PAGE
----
“Creative people exhibit a continuous discontent with uniformity.”
Today I am switching off my squirrels with something a bit closer to my heart. Meet Gloriana (or maybe Glorianna, they don't know yet). She's a ringer for her big brother, so has a future locked in as a looker-with personality. And of course charisma and street smarts.
I meet her tomorrow, was busy taking care of her brother today and didn't get home for dinner and an aspirin until late. No wine around when ya need it. So anyway, I am headed back home in a few days where I will probably sleep for 2 days straight.
And so with the GREAT news, I am still your squirrel guirrel.
So, I don't have much to say about tasks accomplished or fabulous ideas of how the new project will progress, or even crap in my drawers I am trying to get beyond. I have been hurled back into taking care of a three year old, a charming one to be sure, but still, he is three, and exhausting. It makes all my whining about studio time silly. I simply cannot remember how I managed 2 little kids, volunteer work, a big house, a job, and an attempt at being an artist- now any one of these are too much. And that is why old people don't have kids and young ones do.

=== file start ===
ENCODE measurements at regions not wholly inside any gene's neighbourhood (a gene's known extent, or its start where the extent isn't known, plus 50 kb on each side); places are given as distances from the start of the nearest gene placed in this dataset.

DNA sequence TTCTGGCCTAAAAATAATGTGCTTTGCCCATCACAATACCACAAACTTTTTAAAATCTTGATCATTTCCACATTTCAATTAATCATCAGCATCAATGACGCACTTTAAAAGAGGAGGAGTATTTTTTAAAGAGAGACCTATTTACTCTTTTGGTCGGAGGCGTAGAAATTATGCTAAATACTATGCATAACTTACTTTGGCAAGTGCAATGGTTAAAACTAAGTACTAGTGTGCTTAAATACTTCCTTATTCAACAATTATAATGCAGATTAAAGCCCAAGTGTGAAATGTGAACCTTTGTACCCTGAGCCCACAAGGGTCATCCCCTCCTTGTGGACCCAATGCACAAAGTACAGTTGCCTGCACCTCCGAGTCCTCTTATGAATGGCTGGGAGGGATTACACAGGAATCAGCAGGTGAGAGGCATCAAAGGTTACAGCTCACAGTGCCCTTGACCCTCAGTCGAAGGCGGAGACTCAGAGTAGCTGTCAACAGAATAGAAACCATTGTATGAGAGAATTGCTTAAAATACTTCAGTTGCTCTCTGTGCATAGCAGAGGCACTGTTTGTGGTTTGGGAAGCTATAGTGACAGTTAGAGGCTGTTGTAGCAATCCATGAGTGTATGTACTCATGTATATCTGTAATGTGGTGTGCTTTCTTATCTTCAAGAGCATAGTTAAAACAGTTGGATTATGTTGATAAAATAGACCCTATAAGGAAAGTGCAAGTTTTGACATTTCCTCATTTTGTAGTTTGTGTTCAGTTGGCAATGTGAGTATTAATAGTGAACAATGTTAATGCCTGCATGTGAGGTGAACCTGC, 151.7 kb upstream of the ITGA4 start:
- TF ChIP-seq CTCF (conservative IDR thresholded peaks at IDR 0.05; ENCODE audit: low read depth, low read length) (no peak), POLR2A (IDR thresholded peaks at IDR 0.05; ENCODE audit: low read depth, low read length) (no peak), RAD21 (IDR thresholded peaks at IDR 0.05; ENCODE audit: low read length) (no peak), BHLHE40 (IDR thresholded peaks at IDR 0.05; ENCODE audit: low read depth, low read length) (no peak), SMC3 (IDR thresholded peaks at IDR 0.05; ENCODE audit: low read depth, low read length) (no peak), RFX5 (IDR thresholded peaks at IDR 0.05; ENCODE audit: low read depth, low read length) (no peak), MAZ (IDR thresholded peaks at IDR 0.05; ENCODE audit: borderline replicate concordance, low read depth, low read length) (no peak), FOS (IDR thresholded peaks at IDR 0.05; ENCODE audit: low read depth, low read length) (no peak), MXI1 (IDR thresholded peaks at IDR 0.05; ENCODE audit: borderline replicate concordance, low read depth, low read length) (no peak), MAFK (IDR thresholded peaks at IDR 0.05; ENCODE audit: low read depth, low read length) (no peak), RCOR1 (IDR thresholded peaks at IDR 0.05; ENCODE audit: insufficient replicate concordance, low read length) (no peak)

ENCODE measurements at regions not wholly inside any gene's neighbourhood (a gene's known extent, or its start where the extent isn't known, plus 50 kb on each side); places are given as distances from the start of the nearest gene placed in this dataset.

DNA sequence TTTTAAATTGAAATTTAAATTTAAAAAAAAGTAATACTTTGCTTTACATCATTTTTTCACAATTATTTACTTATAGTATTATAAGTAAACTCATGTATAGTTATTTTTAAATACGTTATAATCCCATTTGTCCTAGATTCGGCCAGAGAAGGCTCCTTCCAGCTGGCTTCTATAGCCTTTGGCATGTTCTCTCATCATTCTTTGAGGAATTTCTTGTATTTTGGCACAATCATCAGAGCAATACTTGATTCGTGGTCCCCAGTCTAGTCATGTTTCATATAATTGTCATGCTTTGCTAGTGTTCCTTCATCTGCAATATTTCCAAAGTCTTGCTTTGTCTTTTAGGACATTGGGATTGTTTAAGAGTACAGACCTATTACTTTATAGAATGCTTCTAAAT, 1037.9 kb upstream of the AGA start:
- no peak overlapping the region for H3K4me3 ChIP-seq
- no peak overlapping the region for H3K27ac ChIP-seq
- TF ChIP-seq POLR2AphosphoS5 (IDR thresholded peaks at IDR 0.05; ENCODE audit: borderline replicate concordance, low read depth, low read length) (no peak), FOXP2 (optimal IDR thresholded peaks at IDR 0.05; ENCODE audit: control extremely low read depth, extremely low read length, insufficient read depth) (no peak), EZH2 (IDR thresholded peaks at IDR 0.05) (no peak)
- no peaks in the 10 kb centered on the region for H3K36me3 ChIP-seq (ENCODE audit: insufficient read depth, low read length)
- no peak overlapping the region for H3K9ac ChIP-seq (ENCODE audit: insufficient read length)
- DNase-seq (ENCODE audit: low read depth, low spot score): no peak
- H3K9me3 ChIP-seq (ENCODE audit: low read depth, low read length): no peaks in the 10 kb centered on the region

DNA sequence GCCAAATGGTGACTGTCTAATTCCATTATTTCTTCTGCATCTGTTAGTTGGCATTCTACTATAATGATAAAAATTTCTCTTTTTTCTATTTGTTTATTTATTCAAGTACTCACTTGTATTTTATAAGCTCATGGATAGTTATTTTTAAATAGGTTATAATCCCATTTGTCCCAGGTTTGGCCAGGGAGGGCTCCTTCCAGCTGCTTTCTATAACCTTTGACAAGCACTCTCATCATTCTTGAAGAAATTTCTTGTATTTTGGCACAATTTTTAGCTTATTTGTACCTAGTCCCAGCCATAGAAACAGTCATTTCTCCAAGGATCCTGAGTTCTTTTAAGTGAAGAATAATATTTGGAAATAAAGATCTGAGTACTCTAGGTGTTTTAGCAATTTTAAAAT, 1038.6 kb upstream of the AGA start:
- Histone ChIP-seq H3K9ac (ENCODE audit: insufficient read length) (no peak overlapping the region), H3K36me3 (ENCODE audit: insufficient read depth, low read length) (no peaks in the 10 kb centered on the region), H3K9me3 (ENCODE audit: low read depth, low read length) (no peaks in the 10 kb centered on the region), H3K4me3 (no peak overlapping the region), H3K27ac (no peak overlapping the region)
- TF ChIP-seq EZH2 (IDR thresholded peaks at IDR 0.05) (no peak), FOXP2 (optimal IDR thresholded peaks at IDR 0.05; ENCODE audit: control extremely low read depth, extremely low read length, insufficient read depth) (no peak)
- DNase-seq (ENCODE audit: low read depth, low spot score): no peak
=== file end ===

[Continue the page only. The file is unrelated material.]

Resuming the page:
So, it's time for the ART PART--
Ceramic artist Tim Kowalczyk is drawn to objects of little material value—crushed tin cans, ripped up cardboard, and Polaroids that have been damaged during development. It is in these typical throw aways that he finds beauty, an attraction to the history embedded in their wrinkles and folds. To memorialize these items Kowalczyk creates their likeness in clay, creating works that look exactly like mugs haphazardly formed from cardboard with “Please Handle With Care” stickers still stuck to their sides.